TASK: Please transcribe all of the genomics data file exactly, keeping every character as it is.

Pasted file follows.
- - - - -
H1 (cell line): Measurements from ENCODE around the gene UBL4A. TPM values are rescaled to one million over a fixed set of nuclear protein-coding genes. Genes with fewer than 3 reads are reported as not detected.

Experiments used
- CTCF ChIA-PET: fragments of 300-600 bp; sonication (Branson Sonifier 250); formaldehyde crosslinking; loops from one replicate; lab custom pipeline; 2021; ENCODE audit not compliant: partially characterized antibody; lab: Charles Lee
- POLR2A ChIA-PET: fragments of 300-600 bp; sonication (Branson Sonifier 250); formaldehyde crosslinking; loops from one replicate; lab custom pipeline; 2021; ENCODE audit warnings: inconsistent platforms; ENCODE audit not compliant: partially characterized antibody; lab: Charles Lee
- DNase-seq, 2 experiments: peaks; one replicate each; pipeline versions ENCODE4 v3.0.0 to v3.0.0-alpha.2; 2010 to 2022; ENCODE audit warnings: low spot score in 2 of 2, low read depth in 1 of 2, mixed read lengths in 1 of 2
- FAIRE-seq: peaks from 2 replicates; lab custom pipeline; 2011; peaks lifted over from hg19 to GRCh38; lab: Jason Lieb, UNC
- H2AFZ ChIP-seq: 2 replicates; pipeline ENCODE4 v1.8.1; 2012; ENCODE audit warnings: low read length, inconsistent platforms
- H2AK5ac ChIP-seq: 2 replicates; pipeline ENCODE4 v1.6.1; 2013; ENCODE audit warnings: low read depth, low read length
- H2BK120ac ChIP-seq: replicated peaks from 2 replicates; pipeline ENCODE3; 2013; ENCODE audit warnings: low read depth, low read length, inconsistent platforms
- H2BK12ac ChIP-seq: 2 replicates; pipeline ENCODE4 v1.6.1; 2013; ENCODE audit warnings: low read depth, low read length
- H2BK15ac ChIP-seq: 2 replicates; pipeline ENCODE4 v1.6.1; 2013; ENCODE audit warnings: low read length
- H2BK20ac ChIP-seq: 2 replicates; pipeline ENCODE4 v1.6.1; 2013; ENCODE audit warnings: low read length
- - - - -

H1 (cell line): Measurements from ENCODE around the gene UBL4A. TPM values are rescaled to one million over a fixed set of nuclear protein-coding genes. Genes with fewer than 3 reads are reported as not detected.

Experiments used
- CTCF ChIA-PET: fragments of 300-600 bp; sonication (Branson Sonifier 250); formaldehyde crosslinking; loops from one replicate; lab custom pipeline; 2021; ENCODE audit not compliant: partially characterized antibody; lab: Charles Lee
- POLR2A ChIA-PET: fragments of 300-600 bp; sonication (Branson Sonifier 250); formaldehyde crosslinking; loops from one replicate; lab custom pipeline; 2021; ENCODE audit warnings: inconsistent platforms; ENCODE audit not compliant: partially characterized antibody; lab: Charles Lee
- DNase-seq, 2 experiments: peaks; one replicate each; pipeline versions ENCODE4 v3.0.0 to v3.0.0-alpha.2; 2010 to 2022; ENCODE audit warnings: low spot score in 2 of 2, low read depth in 1 of 2, mixed read lengths in 1 of 2
- FAIRE-seq: peaks from 2 replicates; lab custom pipeline; 2011; peaks lifted over from hg19 to GRCh38; lab: Jason Lieb, UNC
- H2AFZ ChIP-seq: 2 replicates; pipeline ENCODE4 v1.8.1; 2012; ENCODE audit warnings: low read length, inconsistent platforms
- H2AK5ac ChIP-seq: 2 replicates; pipeline ENCODE4 v1.6.1; 2013; ENCODE audit warnings: low read depth, low read length
- H2BK120ac ChIP-seq: replicated peaks from 2 replicates; pipeline ENCODE3; 2013; ENCODE audit warnings: low read depth, low read length, inconsistent platforms
- H2BK12ac ChIP-seq: 2 replicates; pipeline ENCODE4 v1.6.1; 2013; ENCODE audit warnings: low read depth, low read length
- H2BK15ac ChIP-seq: 2 replicates; pipeline ENCODE4 v1.6.1; 2013; ENCODE audit warnings: low read length
- H2BK20ac ChIP-seq: 2 replicates; pipeline ENCODE4 v1.6.1; 2013; ENCODE audit warnings: low read length